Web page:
The computer mouse – next generation?

In my lecture on user interface engineering I start out with a short history of human computer interaction. I like to discuss ideas and inventions in the context of the people who did it, besides others I take about Vannevar Bush and his vision of information processing [1], Ivan Sutherland’s sketchpad [2], Doug Engelbart’s CSCW demo (including the mouse) [3], and Alan Kay’s vision of the Dynabook [4].

One aspect of looking at the history is to better understand the future of interaction with computers. One typical question I ask in class is “what is the ultimate user interface” and typical answers are “direct interface to my brain – the computer will do what I think” and “mouse and keyboard” – both answers showing some insight…

As the mouse is still a very import input device (and probably for some time to come) there is a recent paper that I find really interesting. It looks at how the mouse could be enhanced – Nicolas Villar and his colleagues put really a lot of ideas together [5]. The paper is worthwhile to read – but if you don’t have time at least watch it on youtube.

[1] Vannevar Bush, As we may think, Atlantic monthly, July 1945.
[2] Ivan Sutherland, “Sketchpad: A Man-Machine Graphical Communication System” Technical Report No. 296, Lincoln Laboratory, Massachusetts Institute of Technology via Defense Technical Information Center January 1963. (PDF, youtube).
[3] Douglas Engelbart, the demo 1968. (Overview, youtube)
[4] John Lees. The World In Your Own Notebook (Alan Kay’s Dynabook project at Xerox PARC). The Best of Creative Computing. Volume 3 (1980)
[5] Villar, N., Izadi, S., Rosenfeld, D., Benko, H., Helmes, J., Westhues, J., Hodges, S., Ofek, E., Butler, A., Cao, X., and Chen, B. 2009. Mouse 2.0: multi-touch meets the mouse. In Proceedings of the 22nd Annual ACM Symposium on User interface Software and Technology (Victoria, BC, Canada, October 04 – 07, 2009). UIST ’09. ACM, New York, NY, 33-42. DOI=

More surface interaction using audio: Scratch input

After my talk at the Minerva School Roy Weinberg pointed me to a paper by Chris Harrison and Scott Hudson [1] – it also uses audio for creating an interactive surface. The novelty on the technical side is limited but nevertheless the approach is interesting and appealing because of its simplicity and its potential (e.g. just think beyond a fingernail on a table to any contact movement on surfaces – pushing toy cars, walking, pushing a shopping trolley…). Perhaps having a closer look at this approach a generic location system could be created (e.g. using special shoe soles that make a certain noise).

There is a youtube movie:

Besides his studies Roy develops software for the Symbian platform and he sells a set of interesting applications.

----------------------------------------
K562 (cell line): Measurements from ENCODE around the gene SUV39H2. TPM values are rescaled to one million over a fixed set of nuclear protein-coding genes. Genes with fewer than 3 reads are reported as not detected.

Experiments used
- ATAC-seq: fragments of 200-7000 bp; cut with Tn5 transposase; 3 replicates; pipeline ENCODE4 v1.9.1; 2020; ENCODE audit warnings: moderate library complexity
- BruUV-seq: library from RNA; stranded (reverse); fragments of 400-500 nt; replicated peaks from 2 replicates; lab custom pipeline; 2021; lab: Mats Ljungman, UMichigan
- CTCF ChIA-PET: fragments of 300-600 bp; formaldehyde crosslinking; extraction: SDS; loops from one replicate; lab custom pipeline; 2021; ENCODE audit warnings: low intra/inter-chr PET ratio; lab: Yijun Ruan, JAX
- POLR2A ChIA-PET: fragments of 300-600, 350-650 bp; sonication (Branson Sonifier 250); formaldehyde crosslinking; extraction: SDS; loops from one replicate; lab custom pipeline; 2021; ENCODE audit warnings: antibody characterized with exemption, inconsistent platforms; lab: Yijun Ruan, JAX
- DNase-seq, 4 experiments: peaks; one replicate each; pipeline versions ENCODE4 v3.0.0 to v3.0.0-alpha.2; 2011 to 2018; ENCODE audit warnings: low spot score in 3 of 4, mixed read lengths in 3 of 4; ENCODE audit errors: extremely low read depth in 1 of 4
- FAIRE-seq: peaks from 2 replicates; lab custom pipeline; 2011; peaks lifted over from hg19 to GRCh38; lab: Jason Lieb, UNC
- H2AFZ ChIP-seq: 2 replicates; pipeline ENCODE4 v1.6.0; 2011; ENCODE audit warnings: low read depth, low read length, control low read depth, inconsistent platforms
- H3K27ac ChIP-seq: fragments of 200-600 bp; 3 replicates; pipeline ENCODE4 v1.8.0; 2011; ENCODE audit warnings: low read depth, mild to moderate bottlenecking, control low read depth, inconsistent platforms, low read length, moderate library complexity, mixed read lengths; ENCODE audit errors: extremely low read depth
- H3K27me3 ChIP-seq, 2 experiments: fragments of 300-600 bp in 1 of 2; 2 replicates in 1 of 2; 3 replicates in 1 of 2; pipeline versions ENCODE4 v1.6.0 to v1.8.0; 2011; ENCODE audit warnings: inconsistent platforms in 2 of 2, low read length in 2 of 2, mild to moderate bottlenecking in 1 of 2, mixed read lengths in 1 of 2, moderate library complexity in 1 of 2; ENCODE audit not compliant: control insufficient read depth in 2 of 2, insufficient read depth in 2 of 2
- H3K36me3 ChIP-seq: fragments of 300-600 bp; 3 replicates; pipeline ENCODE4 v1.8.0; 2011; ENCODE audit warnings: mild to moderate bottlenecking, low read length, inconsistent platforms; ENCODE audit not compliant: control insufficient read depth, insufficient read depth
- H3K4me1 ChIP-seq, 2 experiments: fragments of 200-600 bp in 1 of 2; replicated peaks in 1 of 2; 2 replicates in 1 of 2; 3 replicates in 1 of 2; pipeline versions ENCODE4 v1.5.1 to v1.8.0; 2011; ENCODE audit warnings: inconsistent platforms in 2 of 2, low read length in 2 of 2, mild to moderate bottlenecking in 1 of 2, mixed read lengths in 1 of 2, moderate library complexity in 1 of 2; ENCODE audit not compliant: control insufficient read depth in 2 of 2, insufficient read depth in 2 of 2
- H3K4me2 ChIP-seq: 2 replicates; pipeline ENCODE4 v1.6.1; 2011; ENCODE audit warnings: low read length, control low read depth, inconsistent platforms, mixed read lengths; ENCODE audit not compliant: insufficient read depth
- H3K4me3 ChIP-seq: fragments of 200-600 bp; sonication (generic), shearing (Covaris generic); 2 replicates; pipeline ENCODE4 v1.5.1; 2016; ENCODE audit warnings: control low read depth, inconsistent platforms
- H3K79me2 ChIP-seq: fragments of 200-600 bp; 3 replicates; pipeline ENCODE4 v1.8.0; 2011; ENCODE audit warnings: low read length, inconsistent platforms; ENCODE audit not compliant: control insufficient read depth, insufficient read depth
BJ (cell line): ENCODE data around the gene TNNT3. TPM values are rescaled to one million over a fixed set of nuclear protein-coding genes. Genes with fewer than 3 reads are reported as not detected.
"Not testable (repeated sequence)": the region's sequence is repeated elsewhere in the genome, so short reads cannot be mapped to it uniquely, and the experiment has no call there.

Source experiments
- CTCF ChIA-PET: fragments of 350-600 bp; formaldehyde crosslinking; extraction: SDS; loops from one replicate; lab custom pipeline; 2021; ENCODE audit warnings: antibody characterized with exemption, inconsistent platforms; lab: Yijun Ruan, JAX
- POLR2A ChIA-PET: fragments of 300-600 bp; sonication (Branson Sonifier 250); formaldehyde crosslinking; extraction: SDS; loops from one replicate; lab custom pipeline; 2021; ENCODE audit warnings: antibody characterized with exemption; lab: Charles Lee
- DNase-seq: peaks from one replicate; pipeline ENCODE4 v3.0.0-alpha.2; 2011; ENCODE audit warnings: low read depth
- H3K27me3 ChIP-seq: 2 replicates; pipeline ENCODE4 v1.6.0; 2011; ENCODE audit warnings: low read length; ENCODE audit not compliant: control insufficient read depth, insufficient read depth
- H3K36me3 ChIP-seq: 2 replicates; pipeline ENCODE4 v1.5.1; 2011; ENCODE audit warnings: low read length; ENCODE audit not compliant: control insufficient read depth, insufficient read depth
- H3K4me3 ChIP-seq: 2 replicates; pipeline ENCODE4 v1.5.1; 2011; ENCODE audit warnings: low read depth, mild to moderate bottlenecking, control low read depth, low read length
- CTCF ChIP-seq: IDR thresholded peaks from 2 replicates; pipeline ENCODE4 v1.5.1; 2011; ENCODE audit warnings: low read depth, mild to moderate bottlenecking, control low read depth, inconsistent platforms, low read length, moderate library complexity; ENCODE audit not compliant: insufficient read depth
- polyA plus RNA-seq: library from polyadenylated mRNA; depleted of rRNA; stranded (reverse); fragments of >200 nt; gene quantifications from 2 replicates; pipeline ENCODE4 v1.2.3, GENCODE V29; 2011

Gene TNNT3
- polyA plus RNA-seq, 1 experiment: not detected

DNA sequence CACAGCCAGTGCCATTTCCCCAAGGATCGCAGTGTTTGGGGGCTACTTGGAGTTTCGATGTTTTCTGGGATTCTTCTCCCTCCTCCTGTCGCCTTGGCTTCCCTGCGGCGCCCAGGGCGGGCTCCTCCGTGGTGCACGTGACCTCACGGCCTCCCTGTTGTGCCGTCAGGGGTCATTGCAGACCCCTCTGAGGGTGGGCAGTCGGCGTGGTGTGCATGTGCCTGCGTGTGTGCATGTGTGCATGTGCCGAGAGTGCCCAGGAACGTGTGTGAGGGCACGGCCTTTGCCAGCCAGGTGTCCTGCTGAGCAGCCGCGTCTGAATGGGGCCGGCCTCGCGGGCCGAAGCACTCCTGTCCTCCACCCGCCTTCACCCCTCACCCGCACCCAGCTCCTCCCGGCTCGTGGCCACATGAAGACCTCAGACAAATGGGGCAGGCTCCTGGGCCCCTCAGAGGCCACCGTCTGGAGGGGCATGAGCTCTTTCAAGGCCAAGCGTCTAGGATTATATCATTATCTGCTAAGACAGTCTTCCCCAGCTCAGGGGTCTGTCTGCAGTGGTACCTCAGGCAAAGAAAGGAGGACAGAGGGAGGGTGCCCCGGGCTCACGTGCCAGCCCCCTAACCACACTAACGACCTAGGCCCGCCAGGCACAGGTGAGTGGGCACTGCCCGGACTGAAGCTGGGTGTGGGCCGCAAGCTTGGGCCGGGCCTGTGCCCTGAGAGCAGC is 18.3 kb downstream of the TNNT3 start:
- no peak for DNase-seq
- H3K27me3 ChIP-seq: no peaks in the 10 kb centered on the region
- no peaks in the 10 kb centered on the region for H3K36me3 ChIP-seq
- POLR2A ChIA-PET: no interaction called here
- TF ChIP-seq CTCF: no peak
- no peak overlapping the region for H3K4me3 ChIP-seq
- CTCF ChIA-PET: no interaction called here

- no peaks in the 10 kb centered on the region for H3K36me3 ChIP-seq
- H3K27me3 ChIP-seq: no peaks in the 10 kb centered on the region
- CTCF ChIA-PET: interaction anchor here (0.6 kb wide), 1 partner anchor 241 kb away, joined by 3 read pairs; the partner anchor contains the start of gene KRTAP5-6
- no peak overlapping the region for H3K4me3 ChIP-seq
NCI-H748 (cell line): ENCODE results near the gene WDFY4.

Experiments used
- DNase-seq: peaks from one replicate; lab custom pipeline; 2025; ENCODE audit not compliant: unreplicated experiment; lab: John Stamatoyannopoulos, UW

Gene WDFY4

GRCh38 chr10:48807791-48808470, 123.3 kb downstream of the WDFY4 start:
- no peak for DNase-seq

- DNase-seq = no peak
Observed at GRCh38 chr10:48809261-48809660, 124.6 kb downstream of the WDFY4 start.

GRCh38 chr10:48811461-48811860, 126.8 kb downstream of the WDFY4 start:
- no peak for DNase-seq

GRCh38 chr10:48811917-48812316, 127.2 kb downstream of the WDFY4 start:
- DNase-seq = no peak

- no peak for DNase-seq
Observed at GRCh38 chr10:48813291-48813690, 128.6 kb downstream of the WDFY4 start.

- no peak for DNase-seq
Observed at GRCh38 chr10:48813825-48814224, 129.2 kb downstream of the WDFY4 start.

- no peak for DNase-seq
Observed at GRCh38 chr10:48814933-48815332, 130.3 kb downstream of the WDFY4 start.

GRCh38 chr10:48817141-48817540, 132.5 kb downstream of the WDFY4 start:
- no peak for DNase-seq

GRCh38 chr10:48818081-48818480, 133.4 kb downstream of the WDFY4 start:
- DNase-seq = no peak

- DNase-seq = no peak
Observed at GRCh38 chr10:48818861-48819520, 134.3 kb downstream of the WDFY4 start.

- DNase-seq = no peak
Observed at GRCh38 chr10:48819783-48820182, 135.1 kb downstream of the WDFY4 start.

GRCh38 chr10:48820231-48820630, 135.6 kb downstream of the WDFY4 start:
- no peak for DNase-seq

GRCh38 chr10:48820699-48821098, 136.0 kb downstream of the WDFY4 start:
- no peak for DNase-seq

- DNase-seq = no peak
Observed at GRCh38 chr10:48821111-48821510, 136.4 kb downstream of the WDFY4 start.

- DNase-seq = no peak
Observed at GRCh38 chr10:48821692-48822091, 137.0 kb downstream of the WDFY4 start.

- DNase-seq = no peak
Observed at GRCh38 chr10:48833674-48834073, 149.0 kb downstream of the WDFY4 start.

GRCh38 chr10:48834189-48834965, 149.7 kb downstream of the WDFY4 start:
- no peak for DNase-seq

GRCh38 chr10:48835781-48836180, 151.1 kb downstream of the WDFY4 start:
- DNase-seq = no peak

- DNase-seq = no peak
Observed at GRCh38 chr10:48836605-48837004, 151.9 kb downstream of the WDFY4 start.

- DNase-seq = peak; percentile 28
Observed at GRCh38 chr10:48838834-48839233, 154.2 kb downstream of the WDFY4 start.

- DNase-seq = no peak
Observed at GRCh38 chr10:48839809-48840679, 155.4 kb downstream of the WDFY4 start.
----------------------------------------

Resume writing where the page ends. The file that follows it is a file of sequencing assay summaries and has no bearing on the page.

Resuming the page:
[1] Harrison, C. and Hudson, S. E. 2008. Scratch input: creating large, inexpensive, unpowered and mobile finger input surfaces. In Proceedings of the 21st Annual ACM Symposium on User interface Software and Technology (Monterey, CA, USA, October 19 – 22, 2008). UIST ’08. ACM, New York, NY, 205-208. DOI=

Interesting interaction devices

Looking at interesting and novel interaction devices that would be challenging for students to classify (e.g. in the table suggested by Card et al 1991 [1]) I can across some pretty unusual device. Probably not really useful for an exam but perhaps next year for discussion in class…

Ever wanted to rearrange the keys on your keyboard? ErgoDex DX1 is a set of 25 keys that can be arranged on a surface to create a specific input device. It would be cool if the device could also sense which key is where – would make re-arranging part of the interaction process. In some sense it is similar to Nic Villar’s Voodoo I/O [2].
Wearable computing is not dead – here is some proof 😉 JennyLC Chowdhury presents intimate controllers – basically touch sensitive underwear (a bra and briefs). Have a look at the web page or the video on youtube.
What are keyboards of the future? Each key is a display? Or is the whole keyboard a screen? I think there is too much focus on the visual und to less on the haptic – perhaps it could be interesting to have keys that change shape and where the tactile properties can be programmed… 
[1] Card, S. K., Mackinlay, J. D., and Robertson, G. G. 1991. A morphological analysis of the design space of input devices. ACM Trans. Inf. Syst. 9, 2 (Apr. 1991), 99-122. DOI= 
[2] VILLAR, N., GILLEADE, K. M., RAMDUNYELLIS, D., and GELLERSEN, H. 2007. The VoodooIO gaming kit: a real-time adaptable gaming controller. Comput. Entertain. 5, 3 (Jul. 2007), 7. DOI=

Why can I not rotate my windows on my Vista Desktop?

In the User Interface Engineering lecture we discussed today input devices, especially to interact with 3D environments. In 3D environments having 6 degrees of freedom (3 directions in translation and 3 options for rotation) appears very natural. Looking back at 2D user interfaces with this in mind one has to ask why are we happy (an now for more than 25 years) with translation (in 2D) only and more specifically why is it not possible to rotate my application windows in Vista (or perhaps it is and I just dont know it). At first this questions seems like a joke but if you think more of it there could be interesting implication (perhaps with a little more thinking
 than this sketch 😉

Obviously people have implemented desktops with more than 2D and here is the link to the video on project looking glass – discussed in the lecture. (if you are bored with the sun sales story just move to 2:20):
It seems you can have it on Ubuntu, too: